We like to ensure that our travel days are holidays as well, so we look for interesting things on, or near, our route. At the NE corner of the Adriatic, in Italy, we found 3 little gems.
Firstly, the Riserva naturale della Foce dell’Isonzo is a bird reserve where a 2km walk took us past summer breeding scrapes, and wetlands where wintering birds were starting to arrive. We have also never had such great views of snipe, and, bizarrely, Carmargue ponies!
Then, the drive to the pretty town of Grado, and across the causeway, waving a sad goodbye to the azure sea. The next seawater we encounter will be the colder, and greyer, English channel!
Just north of Grado is Aquileia! This was once the Roman regional capital, and main trading port, long before Venice existed. They are still uncovering ruins, revealing remains of a huge city. They are only ground level ruins, but a short walk revealed the site of the forum, and the vast remains of the Roman wharves, dock ramps and warehouses.
Best of all is the church, or Basilica, which was built in 1031 on the site of an early Romano christian church . Bishop Poppo, in 1031, had a red tiled floor laid over the original 4th century floor. That has been uncovered and is stunning! It is the largest paleo christian mosaic floor in the world. The detail is remarkable.
But look up too. The intricate wooden carved ceiling is 15th century!
The basilica had another treasure – the crypt of frescoes. More stunning wall and ceiling frescoes, painted in the 12th century, preserved because they are away from light.
Really worth a visit, and it set us up for our long journey north into Austria.
Being us, we don’t do things the easy way. We chose to go due north, taking the less used route over the beautiful Carnic Alps. Autumn colours were everywhere. Gorgeous.
Having reached Austria, we decided to take the route over the Gross Glockner pass, as it was a glorious day. Be warned. This is not for the faint hearted, nor a dodgy vehicle. You climb, and descend, steeply up to 9000 feet, with 38 hair pin bends! Just short of the highest point, Boris appeared to give a little hiccough. We had visions of spending the night up thete, but thankfully a few minutes rest to cool down and he was fine. Stunning, if bleak views from the top!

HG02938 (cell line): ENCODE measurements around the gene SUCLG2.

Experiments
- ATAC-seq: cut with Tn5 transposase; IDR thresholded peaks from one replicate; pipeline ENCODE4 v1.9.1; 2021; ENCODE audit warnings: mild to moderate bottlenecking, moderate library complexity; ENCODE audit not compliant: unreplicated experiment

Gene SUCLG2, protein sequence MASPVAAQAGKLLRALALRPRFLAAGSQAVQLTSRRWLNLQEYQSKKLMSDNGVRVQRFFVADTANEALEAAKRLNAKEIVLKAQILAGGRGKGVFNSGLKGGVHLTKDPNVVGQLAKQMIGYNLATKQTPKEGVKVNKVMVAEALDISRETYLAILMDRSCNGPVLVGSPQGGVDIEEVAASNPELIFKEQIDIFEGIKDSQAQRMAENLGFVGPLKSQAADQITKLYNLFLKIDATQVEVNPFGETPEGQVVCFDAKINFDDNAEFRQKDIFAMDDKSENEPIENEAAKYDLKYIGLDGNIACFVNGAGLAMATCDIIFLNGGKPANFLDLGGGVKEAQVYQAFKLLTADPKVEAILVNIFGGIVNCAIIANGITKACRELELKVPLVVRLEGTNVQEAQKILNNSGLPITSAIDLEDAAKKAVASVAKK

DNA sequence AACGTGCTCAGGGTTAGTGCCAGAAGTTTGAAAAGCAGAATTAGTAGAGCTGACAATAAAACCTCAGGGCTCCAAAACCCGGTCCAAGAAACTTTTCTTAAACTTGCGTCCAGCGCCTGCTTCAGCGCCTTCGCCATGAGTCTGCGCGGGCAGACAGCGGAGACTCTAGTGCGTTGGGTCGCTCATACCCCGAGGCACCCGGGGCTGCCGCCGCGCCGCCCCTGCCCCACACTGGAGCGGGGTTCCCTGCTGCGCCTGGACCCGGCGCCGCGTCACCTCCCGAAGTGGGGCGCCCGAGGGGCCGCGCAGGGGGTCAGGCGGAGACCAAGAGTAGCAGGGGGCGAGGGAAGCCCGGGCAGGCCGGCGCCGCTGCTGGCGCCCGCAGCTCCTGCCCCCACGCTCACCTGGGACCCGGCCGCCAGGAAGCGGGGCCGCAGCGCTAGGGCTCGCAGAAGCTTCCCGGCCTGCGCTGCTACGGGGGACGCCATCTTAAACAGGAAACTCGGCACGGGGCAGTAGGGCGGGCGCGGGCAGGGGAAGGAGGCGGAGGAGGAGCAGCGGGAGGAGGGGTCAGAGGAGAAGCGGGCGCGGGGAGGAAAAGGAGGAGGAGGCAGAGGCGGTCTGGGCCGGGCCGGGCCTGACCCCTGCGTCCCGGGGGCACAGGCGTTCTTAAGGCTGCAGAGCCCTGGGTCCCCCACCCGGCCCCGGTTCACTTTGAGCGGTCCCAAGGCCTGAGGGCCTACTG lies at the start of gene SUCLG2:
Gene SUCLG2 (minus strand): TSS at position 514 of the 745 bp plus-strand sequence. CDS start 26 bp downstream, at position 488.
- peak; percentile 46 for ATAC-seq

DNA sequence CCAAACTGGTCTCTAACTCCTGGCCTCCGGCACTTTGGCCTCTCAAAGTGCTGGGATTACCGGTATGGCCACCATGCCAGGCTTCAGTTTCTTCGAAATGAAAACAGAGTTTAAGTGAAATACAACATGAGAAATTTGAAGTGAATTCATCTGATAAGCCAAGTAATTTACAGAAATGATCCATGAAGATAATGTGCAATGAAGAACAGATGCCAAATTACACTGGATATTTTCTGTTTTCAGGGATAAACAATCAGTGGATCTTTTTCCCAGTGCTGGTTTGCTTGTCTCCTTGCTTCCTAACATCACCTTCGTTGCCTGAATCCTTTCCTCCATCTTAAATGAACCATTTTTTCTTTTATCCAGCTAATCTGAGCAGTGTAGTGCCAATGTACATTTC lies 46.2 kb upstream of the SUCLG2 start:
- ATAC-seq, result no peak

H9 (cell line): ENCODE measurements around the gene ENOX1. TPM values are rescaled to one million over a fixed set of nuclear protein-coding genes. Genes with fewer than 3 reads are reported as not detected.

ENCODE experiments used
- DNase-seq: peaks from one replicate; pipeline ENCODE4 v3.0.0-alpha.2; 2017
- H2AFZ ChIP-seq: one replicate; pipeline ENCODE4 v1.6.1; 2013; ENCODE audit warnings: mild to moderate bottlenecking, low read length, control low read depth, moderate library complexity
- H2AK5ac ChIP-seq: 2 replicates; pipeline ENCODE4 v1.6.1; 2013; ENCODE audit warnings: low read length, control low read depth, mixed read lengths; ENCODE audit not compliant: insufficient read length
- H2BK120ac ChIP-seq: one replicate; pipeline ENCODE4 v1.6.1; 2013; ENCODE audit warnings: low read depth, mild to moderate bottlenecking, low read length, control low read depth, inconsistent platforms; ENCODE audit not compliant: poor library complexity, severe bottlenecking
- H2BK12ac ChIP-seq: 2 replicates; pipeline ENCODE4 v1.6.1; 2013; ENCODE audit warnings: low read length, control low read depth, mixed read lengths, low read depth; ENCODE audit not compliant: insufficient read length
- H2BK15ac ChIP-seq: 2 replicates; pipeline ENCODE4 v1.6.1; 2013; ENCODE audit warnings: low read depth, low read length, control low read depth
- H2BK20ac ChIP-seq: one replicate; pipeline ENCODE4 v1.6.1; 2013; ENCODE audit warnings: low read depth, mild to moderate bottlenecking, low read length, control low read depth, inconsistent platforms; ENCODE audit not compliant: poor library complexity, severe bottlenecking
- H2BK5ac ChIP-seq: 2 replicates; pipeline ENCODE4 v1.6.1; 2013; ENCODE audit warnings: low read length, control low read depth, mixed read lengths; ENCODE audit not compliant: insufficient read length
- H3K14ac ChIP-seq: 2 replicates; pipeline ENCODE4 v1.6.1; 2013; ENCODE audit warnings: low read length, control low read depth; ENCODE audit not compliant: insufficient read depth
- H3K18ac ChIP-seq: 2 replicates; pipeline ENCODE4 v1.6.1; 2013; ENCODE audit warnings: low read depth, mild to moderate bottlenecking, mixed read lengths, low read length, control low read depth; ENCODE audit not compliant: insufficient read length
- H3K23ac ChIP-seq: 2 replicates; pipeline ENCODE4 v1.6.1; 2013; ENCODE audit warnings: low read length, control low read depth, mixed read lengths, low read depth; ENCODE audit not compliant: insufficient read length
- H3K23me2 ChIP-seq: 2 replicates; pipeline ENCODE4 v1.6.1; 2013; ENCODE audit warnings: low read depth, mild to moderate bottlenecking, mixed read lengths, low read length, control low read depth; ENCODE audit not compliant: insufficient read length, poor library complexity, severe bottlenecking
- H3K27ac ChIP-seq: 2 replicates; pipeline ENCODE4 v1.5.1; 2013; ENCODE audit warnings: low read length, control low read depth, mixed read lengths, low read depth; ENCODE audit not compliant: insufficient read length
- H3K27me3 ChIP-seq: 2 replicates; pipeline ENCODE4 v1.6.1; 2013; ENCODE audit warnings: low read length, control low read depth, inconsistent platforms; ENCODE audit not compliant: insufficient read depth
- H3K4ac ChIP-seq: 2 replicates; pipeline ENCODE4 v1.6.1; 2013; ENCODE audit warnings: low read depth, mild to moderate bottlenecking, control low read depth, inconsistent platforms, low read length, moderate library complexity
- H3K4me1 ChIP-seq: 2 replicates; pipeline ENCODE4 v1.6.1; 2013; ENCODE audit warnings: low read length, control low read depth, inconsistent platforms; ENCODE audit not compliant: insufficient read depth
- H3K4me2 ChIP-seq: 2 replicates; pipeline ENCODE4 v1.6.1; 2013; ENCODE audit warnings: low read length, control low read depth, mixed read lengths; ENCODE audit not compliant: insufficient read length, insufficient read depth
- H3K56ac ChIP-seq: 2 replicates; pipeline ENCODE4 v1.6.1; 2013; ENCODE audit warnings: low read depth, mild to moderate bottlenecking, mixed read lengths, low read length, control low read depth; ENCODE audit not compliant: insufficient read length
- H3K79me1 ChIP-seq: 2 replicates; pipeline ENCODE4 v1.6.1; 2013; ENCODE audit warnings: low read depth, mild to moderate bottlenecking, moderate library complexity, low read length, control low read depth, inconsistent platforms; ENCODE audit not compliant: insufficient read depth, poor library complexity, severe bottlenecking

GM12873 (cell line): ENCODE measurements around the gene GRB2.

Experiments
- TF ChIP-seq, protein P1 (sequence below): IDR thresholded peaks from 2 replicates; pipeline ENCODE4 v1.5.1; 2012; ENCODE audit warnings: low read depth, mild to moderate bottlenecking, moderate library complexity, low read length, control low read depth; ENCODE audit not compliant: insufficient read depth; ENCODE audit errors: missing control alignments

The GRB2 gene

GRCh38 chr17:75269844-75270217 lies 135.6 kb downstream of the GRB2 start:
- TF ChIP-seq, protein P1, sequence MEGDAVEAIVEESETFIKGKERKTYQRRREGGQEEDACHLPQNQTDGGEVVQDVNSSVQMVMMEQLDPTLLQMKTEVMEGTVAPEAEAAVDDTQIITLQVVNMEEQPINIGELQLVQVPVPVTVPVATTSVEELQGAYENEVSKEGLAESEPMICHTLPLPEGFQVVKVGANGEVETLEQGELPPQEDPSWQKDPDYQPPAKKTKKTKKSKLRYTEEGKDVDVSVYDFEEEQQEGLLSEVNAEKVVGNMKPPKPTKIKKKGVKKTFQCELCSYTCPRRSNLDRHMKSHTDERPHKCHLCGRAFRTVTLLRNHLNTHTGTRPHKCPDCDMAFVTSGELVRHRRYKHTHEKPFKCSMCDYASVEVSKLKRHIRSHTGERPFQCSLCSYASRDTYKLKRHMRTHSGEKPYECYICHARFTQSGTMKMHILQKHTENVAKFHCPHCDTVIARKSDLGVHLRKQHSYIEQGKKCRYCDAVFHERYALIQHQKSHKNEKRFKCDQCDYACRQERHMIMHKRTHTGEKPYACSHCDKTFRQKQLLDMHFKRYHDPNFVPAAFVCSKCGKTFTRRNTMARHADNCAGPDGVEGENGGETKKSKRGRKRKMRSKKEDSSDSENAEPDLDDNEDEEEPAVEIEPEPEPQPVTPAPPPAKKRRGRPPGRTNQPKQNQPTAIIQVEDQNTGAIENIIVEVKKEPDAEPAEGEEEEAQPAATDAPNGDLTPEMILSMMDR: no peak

Then down to the glorious scenery of the lake at Zell am See, and the luxury of the Seeland campsite, which had a super restaurant – I had the best fresh trout I have ever eaten, while Chris went for a meatier option! Then the luxury of hot showers, with underfloor heating!
Next morning, we walked around the Lake to the town. Our amazing luck with the weather continues!
Zell am See is in the very traditional Tyrol, so no shops open on Sunday. St Hippolyte church was built in 1514, and is worth a visit.
Then we set off on our long drive through Austria to Switzerland. To use motorways and some other main roads you need a Vignette. Austria do a 10 day pass, costing 9 euros, for vehicles under 3.5tons, like Boris!
Beautiful scenery all the way.
Into a less visited, but stunning part of Switzerland, Appenzell, we stopped at a free riverside aire just outside town, and walked in. I used to live in Switzerland, so loved hearing the Cowbells!
Lovely painted buildings, some updated with a modern twist.
Appenzell is one of the older Swiss cantons, and still practice democracy in the old fashioned way. Once a year, since 1403, the community gather in the square. A church service and lunch are followed by 3 hours of voting on local issues. Men vote by raising hands or swords, women with their hands. (It is a little known fact that women in Switzerland were not able to vote at all until 1971!) Photo not mine!